The vaccine dispute between the UK and the EU intensifies as Brussels considers new export controls
Ursula von der Leyen, European Commission president.
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LONDON – Tensions are high between the UK and the European Union as the bloc of 27 consider restricting exports of Covid-19 vaccines across the English Channel.
The European Union is becoming increasingly frustrated with AstraZeneca for failing to meet its delivery targets for the block. The pharmaceutical company cut the number of vaccines it will ship to the EU twice in the first quarter and once in the second quarter. As a result, European officials fear future problems could undermine their vaccination goals.
AstraZeneca has met its delivery targets for the UK – where the vaccination rate is higher than the EU – even though some of these vaccines come from plants in the European Union. Great Britain ordered the AstraZeneca recordings earlier than the EU.
“The EU must ensure the supply of vaccines to Europeans in accordance with the contractual obligations of companies. We will examine the various tools we have at our disposal for this purpose, including the application of the export licensing regime in its current or amended form.” A. The European Commission spokesman told CNBC on Monday.
At the end of January, the EU approved export restrictions for Covid-19 vaccines, but these can only be implemented if a company fails to meet its contractual obligations to the region and the vaccines reach a country that is not considered to be endangered.
We have the option to ban planned exports. That is the message to AstraZeneca.
Ursula von der Leyen
President of the European Commission
This allowed Italy to stop a delivery of AstraZeneca vaccines to Australia a few weeks ago – the only body of European authorities to prevent Covid shots from leaving the region. However, the legislation expires at the end of March.
“There is an ongoing reflection process in the EU and we will consult the Member States. All options are on the table,” the European Commission spokesman added via email. The issue is expected to be discussed by the 27 heads of state on Thursday at a European summit.
The President of the European Commission, Ursula von der Leyen, told a group of newspapers over the weekend: “We have the opportunity to ban planned exports. This is the message to AstraZeneca:” You fulfill your contract with Europe before you do the Start delivery to other countries’. “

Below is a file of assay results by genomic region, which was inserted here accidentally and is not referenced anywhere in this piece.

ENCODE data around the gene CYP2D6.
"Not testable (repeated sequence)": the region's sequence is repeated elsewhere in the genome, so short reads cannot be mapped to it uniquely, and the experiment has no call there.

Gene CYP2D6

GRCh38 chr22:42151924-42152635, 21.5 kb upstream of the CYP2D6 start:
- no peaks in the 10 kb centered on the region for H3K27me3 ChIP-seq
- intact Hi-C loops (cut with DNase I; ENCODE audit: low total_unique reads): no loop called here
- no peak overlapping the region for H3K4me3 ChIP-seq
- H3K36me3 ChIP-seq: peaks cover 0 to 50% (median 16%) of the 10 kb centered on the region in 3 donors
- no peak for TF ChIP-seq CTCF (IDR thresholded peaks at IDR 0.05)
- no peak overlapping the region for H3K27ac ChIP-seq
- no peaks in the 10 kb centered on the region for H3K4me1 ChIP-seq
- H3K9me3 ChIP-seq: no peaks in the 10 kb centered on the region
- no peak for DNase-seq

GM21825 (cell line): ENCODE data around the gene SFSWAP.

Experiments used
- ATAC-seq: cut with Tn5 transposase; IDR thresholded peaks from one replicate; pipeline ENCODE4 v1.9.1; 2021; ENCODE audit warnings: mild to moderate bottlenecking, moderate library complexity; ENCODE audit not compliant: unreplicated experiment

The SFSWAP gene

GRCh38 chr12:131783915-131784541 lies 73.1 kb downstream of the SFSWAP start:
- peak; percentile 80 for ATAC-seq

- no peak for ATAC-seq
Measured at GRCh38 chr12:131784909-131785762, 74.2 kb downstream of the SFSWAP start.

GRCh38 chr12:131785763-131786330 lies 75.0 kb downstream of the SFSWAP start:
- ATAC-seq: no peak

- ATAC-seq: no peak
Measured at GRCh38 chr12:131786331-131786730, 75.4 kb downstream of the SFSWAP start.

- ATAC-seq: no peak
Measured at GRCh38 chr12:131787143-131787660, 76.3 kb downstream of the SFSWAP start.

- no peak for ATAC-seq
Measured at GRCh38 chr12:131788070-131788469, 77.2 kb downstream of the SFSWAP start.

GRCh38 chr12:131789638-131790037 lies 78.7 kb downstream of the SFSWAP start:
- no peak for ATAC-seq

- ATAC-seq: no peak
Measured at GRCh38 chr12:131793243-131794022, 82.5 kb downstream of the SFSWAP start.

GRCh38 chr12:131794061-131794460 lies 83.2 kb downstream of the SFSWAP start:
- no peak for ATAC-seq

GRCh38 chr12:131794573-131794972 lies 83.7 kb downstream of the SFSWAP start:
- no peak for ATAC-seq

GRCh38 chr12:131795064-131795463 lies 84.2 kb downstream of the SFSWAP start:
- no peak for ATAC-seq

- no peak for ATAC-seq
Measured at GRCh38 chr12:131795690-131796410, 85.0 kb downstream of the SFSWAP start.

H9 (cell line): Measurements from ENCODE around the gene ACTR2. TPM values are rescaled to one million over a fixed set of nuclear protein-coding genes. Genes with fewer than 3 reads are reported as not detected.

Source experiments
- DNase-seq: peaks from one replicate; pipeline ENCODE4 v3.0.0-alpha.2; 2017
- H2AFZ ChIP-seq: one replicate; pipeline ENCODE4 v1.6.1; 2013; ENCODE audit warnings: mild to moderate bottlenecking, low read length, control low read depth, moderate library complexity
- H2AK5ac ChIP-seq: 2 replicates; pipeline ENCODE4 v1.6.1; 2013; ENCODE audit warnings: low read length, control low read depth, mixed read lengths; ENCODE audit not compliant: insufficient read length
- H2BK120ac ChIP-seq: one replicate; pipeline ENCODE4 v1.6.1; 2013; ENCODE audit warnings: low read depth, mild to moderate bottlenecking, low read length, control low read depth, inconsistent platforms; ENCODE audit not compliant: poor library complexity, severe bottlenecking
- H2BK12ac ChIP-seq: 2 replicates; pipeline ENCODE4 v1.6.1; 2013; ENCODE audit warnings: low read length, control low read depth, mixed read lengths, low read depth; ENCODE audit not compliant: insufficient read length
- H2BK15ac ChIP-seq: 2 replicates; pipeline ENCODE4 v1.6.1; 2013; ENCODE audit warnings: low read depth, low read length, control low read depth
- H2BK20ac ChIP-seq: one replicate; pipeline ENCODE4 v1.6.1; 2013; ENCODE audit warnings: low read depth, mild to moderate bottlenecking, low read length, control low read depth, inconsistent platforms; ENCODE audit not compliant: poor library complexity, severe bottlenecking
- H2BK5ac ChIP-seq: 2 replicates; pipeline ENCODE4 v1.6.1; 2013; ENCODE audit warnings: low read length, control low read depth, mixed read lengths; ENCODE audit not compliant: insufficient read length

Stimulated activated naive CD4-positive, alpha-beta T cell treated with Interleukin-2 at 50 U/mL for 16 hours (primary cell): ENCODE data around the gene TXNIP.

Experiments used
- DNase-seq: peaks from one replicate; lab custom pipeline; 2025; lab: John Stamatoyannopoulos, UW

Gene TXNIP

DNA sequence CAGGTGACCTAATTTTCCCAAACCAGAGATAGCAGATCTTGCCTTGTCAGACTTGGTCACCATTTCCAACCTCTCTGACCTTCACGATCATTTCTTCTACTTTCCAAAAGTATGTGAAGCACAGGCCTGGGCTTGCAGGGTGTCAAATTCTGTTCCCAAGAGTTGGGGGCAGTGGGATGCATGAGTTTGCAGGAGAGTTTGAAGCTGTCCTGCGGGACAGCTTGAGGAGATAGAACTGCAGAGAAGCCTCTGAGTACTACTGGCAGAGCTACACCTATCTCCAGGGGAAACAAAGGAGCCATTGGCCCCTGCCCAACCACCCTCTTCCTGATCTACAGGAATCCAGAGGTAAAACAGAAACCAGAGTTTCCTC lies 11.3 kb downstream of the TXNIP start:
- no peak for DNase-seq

Von der Leyen had already called for stricter export restrictions last week.
“We will think about whether the exports to countries with higher vaccination rates than we are still proportionate,” she said on Wednesday.
As of last week, the European Union has been exporting 41 million cans of Covid shots to 33 countries. The greatest recipient was Great Britain
The UK government, when contacted by CNBC on Monday, did not confirm whether Prime Minister Boris Johnson should speak to European leaders about vaccine exports.
However, UK Defense Secretary Ben Wallace told Sky News on Sunday that blocking vaccines was “counterproductive” and hurt the EU’s reputation.
Pfizer, whose vaccine has been the most widely used in the EU to date, said the region shouldn’t block export of Covid shots as the company needs raw materials from the UK. By imposing restrictions on the vaccines, the UK could retaliate by preventing ingredients from traveling to EU plants.
A Pfizer spokesman told CNBC on Monday that its position was in line with the European Federation of Pharmaceutical Industries and Associations, which said in January that export bans “risk retaliation given the global nature of vaccine supply lines”.
The UK intends to complete vaccination of its adult population with the first dose of Covid vaccinations by July.
Despite a “hard” start to the rollout in the European Union, as described by von der Leyen last week, the bloc also intends to achieve herd immunity by mid-July.
“Until July 14th we have the possibility to achieve immunity,” Thierry Breton, EU internal commissioner, told the French TV channel TF1 on Sunday.
The EU’s target will depend on the fulfillment of supply contracts by four pharmaceutical companies and the ability of member states to vaccinate their populations.